Leon Panetta, who holds the position that we used to more usefully call “Secretary of War,” makes a weak case. Panetta considers $350 billion over 10 years, or $35 billion per year, to be serious cuts to the national security budget. But consider the budger from which that is to be cut. It includes, each year, about $545 billion for the “base” military budget, at least $200 billion extra each year for wars (Panetta uses Afghanistan and Libya as reasons not to cut spending, and Congress has never yet appropriated a dime for Libya), $71 billion for “Homeland” security, $19 billion for nuclear weapons, $8 billion for a miscellaneous Pentagon slush fund, $53 billion (that we know of) for spying and secret operations agencies, $129 billion for veterans, $18 billion for military “aid” and other foreign affairs, $68 billion for pensions, $185 billion for debt interest, and additional major budgets for the State Department and U.S.A.I.D. (Panetta has also cited the State Dept. as a concern.)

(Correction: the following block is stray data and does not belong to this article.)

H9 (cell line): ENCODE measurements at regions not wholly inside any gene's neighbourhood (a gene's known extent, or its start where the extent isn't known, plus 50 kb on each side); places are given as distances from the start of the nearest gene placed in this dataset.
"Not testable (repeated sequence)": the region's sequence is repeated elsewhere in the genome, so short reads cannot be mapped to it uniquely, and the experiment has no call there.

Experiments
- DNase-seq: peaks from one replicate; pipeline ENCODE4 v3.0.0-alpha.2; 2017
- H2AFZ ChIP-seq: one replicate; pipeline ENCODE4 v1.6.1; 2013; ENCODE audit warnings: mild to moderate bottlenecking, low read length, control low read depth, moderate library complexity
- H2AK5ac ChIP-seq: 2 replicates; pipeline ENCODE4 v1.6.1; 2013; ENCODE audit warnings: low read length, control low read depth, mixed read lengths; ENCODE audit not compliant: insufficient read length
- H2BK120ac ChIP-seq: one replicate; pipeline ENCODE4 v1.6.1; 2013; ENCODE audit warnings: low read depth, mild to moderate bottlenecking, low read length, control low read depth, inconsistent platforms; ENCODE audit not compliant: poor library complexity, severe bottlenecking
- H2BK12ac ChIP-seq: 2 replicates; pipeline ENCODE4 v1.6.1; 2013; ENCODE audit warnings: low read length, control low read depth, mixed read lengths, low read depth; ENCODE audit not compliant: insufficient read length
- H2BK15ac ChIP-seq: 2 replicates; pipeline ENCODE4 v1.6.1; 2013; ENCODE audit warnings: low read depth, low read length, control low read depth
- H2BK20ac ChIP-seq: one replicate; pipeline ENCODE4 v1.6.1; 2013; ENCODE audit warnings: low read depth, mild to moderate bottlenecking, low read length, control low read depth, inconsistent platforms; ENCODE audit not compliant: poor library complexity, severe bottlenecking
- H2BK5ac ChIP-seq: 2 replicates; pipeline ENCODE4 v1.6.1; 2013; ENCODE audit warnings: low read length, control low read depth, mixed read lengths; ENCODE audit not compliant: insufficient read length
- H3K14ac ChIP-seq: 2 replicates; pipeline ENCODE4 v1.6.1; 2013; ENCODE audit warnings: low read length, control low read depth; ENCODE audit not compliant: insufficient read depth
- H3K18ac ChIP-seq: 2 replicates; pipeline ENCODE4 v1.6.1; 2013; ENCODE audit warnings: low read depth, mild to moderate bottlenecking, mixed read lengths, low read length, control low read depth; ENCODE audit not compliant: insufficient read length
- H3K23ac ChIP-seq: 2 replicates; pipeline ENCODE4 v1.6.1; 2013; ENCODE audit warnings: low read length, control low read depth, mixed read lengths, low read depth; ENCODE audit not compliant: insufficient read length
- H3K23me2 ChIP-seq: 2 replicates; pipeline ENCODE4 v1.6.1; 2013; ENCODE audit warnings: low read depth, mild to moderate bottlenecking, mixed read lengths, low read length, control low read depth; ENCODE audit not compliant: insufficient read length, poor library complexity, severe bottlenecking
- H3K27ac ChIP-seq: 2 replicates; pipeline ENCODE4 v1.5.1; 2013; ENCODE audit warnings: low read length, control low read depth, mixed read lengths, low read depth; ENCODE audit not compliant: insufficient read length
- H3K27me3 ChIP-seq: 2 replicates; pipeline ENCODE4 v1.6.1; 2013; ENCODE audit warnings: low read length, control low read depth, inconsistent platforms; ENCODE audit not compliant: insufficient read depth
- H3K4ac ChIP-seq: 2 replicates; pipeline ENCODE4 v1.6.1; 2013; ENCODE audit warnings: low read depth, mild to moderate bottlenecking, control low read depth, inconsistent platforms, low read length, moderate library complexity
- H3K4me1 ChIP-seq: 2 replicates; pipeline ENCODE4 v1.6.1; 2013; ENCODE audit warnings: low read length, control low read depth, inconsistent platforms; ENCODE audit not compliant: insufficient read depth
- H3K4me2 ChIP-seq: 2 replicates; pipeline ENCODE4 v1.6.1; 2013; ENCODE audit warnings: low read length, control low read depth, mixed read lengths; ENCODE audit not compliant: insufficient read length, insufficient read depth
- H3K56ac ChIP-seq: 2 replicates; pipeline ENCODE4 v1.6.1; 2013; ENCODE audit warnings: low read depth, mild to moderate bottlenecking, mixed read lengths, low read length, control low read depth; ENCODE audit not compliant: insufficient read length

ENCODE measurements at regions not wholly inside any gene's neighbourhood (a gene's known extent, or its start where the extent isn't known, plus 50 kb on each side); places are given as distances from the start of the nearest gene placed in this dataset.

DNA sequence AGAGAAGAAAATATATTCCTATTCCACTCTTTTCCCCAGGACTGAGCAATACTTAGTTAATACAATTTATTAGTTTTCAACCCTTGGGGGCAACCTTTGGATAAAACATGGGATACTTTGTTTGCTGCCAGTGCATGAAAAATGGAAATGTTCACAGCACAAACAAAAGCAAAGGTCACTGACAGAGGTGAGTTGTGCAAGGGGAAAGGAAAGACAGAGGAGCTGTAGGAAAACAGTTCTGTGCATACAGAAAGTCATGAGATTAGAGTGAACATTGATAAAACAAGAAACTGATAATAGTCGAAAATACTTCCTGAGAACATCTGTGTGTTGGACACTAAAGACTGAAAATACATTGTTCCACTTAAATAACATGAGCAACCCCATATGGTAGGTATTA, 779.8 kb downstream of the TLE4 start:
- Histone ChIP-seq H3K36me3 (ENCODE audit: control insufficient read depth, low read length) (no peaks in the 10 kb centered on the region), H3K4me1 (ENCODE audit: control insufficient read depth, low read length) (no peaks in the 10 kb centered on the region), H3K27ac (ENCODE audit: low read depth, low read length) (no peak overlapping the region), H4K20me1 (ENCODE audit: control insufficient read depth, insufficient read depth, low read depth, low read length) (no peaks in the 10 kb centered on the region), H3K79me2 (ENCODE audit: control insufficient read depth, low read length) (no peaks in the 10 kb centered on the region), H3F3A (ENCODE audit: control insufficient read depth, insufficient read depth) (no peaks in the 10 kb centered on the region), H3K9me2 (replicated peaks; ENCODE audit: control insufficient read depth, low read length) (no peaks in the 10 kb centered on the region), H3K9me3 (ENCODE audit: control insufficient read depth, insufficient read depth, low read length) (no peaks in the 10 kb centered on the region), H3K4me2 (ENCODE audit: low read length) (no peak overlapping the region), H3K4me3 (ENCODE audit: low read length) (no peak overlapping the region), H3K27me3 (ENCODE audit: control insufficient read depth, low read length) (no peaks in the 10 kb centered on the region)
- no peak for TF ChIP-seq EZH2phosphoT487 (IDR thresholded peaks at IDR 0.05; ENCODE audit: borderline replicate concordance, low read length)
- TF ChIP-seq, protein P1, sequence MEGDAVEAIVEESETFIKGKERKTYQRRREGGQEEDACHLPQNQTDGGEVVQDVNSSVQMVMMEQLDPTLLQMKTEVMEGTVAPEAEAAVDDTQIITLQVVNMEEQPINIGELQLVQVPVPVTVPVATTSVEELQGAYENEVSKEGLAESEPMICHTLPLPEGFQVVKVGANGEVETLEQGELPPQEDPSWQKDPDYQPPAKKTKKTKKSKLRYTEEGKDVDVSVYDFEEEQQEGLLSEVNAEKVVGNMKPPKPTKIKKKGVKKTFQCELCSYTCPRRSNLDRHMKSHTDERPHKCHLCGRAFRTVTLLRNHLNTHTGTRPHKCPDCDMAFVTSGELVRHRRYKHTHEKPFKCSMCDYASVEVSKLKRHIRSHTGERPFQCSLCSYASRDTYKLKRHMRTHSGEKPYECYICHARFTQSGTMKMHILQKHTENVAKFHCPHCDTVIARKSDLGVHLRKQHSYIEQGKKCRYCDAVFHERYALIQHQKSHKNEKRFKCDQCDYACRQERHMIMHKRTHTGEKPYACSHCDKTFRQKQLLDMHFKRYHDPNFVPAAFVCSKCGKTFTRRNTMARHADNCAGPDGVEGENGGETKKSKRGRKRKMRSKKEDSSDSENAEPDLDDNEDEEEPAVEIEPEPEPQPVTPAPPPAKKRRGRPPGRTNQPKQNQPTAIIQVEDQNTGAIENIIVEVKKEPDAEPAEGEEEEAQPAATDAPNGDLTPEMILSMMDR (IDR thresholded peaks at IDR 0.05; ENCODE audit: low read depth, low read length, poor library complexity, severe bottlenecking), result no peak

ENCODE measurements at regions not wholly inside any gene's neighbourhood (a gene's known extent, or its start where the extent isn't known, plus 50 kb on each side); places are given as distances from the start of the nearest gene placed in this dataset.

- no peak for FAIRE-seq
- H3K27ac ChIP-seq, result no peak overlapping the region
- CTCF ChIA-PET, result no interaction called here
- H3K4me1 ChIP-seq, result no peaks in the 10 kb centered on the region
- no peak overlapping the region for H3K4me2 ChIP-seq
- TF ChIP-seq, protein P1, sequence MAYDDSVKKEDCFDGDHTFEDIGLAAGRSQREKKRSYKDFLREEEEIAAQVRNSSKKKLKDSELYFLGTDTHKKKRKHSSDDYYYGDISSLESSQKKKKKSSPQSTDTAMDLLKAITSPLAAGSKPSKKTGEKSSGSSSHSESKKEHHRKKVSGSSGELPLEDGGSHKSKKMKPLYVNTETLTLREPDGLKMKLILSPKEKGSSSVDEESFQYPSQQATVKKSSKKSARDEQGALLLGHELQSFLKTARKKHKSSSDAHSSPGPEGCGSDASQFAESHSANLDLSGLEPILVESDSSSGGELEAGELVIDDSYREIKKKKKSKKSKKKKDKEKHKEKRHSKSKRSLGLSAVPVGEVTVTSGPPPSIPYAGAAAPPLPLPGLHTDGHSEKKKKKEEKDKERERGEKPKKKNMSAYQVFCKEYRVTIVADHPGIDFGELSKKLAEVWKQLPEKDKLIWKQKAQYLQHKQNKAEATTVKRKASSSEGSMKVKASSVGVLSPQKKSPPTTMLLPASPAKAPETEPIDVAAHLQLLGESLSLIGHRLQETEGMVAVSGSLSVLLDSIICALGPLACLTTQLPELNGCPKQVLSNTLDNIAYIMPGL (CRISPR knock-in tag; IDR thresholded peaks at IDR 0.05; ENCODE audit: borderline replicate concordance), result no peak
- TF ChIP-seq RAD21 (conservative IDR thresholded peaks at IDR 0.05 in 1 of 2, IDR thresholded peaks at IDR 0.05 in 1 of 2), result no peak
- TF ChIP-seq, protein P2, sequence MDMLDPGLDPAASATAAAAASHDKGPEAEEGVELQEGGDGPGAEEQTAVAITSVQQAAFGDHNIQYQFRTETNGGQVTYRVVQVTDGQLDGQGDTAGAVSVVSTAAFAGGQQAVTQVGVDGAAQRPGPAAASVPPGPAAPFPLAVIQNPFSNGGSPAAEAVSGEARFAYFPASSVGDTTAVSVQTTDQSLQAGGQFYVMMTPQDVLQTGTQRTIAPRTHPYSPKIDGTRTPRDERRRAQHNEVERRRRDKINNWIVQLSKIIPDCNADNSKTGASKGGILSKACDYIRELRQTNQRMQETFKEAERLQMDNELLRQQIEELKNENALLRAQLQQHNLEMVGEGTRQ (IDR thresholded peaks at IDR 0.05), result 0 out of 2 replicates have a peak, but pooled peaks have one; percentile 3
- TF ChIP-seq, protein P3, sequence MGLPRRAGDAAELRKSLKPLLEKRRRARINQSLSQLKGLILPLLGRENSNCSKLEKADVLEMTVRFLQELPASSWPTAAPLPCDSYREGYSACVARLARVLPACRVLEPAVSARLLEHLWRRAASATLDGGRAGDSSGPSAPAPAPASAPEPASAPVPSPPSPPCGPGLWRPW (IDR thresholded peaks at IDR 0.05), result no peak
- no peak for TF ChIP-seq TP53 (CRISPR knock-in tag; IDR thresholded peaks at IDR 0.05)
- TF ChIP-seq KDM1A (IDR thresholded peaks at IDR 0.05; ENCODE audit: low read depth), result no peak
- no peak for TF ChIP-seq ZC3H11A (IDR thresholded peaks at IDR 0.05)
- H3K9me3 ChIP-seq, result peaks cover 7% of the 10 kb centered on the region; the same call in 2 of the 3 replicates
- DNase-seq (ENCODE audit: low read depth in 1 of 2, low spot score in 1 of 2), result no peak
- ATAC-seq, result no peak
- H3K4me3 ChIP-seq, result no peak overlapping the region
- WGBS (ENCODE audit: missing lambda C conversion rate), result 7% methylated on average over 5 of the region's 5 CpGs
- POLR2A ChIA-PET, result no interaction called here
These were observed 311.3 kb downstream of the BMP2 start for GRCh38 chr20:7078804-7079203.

In other words, we’re talking about subtracting $35 billion from well over a trillion. That’s a cut of less than 3.5 percent.
China spends about $114 billion per year on its military. No other nation spends anything remotely close to that. Let’s generously assume there are enough hidden costs in China’s budget to double it to $228 billion. And let’s assume that we must spend twice as much as they do, because . . . well, just because we’re we and they’re they. Now we’re at $456 billion. How do we get from there to Panetta describing a U.S. security budget of $965 billion as the lowest we can safely go, and a budget of $950 billion as “doomsday”? Is the danger here really and truly to the people of this country? Or is it the threat to the profits of the weapons makers that has Panetta panicking? Does that motivation also explain the Pentagon’s desire to cut benefits to troops rather than weaponry?